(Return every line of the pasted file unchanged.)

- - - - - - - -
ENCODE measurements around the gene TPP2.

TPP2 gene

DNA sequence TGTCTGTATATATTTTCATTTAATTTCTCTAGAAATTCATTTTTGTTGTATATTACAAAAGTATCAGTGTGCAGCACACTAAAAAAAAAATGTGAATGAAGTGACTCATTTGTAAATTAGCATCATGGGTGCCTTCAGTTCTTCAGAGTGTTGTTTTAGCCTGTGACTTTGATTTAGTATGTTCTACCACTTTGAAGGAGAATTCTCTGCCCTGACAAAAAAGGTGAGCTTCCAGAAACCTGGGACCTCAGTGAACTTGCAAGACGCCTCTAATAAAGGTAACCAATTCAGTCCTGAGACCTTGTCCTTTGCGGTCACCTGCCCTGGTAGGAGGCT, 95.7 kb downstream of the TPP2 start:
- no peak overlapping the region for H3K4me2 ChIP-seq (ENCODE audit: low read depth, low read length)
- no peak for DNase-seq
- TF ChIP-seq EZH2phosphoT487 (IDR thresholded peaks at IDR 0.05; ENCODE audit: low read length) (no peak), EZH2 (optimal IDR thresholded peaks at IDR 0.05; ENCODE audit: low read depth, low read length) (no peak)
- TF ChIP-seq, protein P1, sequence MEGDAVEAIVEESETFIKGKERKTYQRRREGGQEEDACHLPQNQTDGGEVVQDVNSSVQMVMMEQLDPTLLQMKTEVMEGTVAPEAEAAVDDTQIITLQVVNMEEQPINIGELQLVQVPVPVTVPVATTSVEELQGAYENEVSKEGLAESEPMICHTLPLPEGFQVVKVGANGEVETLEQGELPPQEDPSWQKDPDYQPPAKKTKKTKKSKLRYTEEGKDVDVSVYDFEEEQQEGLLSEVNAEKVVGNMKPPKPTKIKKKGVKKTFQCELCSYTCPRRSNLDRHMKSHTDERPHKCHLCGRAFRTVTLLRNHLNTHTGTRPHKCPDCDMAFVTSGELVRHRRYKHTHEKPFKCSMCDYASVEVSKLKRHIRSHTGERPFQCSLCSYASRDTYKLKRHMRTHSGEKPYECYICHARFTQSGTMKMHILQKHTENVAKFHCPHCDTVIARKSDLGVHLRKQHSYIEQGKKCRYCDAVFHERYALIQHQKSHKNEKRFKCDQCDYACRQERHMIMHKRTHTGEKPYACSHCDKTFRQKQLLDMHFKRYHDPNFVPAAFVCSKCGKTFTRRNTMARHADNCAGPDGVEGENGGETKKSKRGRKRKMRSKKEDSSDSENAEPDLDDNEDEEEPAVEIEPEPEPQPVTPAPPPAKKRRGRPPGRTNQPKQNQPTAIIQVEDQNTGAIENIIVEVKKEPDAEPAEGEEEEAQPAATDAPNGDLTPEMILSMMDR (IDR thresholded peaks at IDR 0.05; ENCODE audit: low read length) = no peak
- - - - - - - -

ENCODE measurements around the gene TPP2.

TPP2 gene

DNA sequence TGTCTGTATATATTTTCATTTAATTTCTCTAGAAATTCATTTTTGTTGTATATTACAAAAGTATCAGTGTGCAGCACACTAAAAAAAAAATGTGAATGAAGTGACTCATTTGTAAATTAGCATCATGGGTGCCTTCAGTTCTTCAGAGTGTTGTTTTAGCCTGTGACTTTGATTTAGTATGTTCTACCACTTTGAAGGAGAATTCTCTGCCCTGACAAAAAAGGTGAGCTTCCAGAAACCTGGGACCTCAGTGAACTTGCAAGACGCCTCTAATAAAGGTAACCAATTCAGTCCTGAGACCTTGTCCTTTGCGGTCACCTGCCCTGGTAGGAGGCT, 95.7 kb downstream of the TPP2 start:
- no peak overlapping the region for H3K4me2 ChIP-seq (ENCODE audit: low read depth, low read length)
- no peak for DNase-seq
- TF ChIP-seq EZH2phosphoT487 (IDR thresholded peaks at IDR 0.05; ENCODE audit: low read length) (no peak), EZH2 (optimal IDR thresholded peaks at IDR 0.05; ENCODE audit: low read depth, low read length) (no peak)
- TF ChIP-seq, protein P1, sequence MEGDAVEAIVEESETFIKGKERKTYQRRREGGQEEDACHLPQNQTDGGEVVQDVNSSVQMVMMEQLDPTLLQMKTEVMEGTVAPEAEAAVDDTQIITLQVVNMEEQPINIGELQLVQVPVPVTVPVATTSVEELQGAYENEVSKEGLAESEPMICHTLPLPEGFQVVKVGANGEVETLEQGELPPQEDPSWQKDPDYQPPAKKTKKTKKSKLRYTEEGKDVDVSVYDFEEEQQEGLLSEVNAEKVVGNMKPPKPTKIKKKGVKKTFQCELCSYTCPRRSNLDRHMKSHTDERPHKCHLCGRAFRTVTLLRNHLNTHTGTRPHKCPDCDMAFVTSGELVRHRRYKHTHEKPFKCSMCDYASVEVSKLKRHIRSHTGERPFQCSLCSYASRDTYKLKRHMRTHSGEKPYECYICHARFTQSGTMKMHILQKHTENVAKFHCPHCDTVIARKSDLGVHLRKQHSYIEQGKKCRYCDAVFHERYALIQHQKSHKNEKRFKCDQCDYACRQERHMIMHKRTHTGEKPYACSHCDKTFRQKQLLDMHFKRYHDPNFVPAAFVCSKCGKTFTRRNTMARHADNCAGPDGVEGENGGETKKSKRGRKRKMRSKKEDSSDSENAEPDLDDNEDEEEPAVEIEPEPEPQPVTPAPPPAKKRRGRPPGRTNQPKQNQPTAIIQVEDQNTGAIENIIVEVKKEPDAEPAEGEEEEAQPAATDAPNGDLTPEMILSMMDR (IDR thresholded peaks at IDR 0.05; ENCODE audit: low read length) = no peak